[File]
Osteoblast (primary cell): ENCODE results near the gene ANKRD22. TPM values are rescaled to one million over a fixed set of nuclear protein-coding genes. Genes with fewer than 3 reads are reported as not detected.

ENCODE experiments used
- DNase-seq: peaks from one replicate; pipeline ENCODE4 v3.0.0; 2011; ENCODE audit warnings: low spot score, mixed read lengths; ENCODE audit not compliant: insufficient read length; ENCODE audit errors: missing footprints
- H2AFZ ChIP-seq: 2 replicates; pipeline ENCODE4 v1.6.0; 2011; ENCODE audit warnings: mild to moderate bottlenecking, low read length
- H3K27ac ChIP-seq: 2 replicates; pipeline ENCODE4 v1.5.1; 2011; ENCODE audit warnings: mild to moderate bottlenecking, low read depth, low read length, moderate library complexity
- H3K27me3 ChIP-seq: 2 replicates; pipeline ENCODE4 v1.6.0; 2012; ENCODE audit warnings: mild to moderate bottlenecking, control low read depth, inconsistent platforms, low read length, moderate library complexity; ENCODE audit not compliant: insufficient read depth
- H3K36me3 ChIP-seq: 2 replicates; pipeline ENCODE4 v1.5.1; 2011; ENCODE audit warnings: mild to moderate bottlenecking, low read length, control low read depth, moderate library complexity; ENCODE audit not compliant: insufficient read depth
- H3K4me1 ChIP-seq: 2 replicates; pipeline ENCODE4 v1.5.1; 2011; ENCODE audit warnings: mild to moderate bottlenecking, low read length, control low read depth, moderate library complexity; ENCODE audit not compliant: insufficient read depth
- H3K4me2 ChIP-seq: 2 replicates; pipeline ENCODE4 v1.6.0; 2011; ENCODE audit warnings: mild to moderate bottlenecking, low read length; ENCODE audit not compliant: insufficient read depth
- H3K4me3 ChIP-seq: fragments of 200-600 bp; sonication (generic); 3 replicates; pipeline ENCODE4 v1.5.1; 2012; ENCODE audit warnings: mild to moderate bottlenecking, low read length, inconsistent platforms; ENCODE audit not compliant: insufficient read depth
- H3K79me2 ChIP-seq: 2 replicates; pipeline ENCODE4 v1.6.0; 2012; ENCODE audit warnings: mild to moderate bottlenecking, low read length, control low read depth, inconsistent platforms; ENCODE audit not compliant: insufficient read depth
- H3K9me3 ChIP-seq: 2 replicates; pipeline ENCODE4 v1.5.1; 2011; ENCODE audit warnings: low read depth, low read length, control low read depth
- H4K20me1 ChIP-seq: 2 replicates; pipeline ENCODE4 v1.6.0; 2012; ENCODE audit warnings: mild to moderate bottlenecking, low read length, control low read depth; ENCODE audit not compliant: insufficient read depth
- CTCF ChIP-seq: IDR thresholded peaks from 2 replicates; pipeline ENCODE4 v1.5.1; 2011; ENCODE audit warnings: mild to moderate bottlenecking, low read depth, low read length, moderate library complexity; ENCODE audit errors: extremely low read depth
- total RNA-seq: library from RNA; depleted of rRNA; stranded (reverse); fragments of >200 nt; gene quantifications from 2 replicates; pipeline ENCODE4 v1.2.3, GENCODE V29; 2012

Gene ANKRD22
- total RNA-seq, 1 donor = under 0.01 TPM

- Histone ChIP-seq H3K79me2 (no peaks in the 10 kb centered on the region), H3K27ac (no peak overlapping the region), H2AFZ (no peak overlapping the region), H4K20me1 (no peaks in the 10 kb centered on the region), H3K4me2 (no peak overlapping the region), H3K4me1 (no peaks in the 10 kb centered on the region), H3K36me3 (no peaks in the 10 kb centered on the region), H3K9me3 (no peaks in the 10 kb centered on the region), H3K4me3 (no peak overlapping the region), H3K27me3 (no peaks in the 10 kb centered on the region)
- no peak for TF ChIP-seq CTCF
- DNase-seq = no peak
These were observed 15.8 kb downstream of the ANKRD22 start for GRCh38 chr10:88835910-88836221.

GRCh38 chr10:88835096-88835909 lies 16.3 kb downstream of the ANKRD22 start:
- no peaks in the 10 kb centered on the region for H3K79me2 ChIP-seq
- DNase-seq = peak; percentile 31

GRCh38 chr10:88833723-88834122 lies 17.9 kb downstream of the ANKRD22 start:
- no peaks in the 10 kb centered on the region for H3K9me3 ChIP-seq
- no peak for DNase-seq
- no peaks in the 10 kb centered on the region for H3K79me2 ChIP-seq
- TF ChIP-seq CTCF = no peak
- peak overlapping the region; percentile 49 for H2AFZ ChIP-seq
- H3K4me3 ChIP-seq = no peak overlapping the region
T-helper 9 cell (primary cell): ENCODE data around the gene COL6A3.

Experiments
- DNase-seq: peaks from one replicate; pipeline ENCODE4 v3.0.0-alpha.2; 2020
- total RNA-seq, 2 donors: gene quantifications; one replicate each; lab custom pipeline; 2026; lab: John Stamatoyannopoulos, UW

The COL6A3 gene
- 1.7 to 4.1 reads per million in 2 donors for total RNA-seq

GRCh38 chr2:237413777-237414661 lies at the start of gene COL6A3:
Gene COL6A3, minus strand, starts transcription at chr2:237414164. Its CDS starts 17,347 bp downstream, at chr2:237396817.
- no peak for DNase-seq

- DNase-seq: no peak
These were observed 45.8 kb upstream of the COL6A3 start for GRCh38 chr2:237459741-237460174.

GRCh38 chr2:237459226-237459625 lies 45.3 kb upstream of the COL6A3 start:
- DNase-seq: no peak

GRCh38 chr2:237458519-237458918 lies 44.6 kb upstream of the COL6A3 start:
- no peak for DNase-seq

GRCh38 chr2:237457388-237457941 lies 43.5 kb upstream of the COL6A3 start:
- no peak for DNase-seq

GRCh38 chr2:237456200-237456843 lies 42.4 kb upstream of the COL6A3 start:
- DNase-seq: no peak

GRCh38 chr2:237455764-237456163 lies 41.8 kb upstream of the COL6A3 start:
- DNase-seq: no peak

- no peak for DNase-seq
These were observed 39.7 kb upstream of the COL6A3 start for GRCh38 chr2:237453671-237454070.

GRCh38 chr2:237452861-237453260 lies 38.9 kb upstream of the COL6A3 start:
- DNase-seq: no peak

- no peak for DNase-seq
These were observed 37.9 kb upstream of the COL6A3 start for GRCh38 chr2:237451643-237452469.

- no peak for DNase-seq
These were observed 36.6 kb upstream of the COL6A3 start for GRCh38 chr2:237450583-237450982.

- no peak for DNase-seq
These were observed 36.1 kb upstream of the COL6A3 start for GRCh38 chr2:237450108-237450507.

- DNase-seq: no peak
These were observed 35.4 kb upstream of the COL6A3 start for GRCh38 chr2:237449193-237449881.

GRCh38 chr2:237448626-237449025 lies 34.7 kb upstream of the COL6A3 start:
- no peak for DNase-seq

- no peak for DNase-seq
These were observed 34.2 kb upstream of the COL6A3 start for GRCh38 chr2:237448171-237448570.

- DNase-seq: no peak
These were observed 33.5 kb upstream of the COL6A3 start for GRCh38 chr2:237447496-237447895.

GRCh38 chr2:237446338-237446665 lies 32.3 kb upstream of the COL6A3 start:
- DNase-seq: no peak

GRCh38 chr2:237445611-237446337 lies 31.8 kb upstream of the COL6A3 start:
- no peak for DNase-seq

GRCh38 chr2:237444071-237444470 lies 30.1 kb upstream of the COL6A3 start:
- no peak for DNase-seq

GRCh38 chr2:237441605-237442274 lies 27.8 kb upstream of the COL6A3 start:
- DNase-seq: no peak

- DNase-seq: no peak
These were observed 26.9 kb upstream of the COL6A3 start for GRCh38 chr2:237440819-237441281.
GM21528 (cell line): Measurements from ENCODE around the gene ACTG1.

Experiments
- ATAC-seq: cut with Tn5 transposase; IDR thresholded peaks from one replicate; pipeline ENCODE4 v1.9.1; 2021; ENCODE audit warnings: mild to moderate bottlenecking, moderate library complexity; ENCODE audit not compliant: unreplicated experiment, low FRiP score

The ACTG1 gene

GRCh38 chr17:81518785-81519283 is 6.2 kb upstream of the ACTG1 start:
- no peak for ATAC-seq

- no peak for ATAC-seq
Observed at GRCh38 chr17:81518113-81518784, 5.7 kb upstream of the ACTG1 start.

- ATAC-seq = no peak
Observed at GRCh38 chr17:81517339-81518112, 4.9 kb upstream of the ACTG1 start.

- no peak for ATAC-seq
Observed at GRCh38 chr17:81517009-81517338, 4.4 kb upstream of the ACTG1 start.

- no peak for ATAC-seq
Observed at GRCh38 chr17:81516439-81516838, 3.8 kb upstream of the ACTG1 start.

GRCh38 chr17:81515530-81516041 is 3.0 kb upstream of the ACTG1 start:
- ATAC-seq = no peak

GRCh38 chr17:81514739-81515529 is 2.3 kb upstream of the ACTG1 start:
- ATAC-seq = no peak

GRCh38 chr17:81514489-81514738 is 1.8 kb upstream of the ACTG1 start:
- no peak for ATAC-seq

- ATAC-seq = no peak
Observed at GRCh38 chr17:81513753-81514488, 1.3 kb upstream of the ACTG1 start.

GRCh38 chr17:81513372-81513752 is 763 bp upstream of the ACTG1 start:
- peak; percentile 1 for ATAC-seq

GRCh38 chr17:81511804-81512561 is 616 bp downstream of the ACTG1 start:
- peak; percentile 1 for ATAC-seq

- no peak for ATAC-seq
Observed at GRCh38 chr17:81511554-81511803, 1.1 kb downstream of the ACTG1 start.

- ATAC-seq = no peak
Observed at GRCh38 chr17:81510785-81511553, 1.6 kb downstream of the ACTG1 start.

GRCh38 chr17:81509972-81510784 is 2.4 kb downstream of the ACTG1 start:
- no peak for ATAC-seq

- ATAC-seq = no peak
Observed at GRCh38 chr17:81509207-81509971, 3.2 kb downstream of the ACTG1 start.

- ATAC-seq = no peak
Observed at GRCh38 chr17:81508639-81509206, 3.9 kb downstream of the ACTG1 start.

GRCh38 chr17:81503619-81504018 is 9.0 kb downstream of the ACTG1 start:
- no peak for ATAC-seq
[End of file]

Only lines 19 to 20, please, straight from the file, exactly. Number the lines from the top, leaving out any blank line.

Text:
- no peak for TF ChIP-seq CTCF
- DNase-seq = no peak